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Urinary Infections


THERE IS A SHORT SUMMARY ONLY OF THIS TOPIC ON THIS PAGE. HOWEVER, YOU CAN
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The urinary tract is made up of the kidneys, ureters (the tubes from the kidneys to the bladder), the bladder

and the urethra (the tube which expels urine from the bladder). It is the system by which urine is created and passed out of the body.

 

Normal urine is sterile. The most common cause of a UTI is when bacteria from the rectal passage enter the

urinary tract, usually through the urethra. This happens more often in women because a woman's urethra

opening is closer to the anus than in men. Around 50% of all women develop UTI at some stage. In men,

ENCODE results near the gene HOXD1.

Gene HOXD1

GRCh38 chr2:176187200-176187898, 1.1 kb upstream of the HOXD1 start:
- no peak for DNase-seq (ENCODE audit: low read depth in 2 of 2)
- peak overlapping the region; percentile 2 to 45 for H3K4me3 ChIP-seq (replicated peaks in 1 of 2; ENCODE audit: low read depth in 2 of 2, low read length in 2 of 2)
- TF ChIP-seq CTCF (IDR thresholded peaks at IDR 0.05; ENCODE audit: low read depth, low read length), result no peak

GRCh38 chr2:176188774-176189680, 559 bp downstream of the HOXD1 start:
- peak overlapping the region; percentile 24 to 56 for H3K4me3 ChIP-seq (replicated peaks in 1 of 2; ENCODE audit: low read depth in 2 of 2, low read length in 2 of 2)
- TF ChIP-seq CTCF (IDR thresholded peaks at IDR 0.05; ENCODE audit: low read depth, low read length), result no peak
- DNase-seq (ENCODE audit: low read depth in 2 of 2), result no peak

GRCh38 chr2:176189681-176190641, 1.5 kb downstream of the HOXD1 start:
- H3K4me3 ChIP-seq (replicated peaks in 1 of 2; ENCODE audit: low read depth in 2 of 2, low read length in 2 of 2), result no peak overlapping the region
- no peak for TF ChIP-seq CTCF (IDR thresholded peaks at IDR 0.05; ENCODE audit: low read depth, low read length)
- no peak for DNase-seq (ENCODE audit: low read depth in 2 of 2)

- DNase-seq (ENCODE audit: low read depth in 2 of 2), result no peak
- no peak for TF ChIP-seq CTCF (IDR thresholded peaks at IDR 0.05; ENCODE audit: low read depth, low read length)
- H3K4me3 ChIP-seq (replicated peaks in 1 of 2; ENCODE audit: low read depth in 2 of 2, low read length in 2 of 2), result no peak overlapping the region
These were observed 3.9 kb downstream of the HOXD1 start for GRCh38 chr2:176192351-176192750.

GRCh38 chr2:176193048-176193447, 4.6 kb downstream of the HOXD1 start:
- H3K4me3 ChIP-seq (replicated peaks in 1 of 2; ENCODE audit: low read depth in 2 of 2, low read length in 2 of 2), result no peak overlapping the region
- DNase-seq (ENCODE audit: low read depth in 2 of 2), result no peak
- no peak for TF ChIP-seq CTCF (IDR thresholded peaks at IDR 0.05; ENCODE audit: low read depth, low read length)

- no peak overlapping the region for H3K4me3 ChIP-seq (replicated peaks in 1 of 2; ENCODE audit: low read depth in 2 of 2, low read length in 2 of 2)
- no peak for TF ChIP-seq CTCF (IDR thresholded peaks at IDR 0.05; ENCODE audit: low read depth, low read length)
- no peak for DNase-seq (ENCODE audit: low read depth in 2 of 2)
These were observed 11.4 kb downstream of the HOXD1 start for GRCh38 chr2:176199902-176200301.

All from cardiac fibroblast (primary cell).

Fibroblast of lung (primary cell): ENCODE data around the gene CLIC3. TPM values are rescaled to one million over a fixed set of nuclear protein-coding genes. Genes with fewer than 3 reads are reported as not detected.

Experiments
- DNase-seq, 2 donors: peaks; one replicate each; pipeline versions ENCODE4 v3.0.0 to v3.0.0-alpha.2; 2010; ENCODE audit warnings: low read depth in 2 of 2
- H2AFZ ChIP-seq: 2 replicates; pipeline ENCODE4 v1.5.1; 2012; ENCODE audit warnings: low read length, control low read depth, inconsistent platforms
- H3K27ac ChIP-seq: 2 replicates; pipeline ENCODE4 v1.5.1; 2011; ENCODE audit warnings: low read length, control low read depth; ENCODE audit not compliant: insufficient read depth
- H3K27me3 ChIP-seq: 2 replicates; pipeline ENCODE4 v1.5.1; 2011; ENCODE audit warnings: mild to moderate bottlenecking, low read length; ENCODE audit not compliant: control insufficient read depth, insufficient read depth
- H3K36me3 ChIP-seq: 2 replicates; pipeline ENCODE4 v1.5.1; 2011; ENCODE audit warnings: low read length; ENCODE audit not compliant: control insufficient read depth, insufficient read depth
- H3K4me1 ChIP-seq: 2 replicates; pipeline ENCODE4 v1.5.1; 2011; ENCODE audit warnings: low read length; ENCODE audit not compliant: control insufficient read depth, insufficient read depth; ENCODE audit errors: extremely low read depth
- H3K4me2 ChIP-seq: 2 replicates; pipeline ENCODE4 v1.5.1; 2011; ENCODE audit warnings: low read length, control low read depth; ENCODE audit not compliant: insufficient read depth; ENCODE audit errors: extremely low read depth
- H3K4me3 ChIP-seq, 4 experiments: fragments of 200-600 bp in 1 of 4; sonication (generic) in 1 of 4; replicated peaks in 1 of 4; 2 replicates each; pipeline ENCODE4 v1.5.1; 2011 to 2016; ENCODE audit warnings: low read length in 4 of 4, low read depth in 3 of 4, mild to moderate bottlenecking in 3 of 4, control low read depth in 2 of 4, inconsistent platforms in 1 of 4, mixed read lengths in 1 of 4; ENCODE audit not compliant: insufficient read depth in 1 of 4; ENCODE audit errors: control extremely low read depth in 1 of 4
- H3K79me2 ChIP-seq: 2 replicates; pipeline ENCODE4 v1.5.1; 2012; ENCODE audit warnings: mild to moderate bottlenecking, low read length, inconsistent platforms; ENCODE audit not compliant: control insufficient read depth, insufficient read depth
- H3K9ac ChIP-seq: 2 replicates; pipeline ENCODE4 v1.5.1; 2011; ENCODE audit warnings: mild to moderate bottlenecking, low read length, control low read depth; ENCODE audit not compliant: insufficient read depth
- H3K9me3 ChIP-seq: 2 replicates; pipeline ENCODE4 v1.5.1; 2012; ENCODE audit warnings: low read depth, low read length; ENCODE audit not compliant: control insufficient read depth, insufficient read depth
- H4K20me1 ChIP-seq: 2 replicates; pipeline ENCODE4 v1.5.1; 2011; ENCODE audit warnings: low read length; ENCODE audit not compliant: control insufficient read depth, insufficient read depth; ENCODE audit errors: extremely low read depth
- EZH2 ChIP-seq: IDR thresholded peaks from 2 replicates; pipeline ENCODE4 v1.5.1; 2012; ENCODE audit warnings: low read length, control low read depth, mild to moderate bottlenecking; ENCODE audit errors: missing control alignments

cystitis is often associated with infection and inflammation of the prostate gland (prostatitis).


Once the infection is in the urethra, it can move up to the bladder (cystitis). If it is not treated quickly, the

infection can continue up the ureters to the kidneys. Bacteria can also enter the kidneys through the

Bloodstream. An infection of the kidneys is a serious condition that can lead to damage and scarring of the

kidneys. This condition is known as pyelonephritis.


Another source of infection is via catheters. Catheters are tubes that are inserted into the urethra, for

example to manage incontinence. Despite precautions, inserting a catheter can introduce bacteria into the

urethra and lead to infection.


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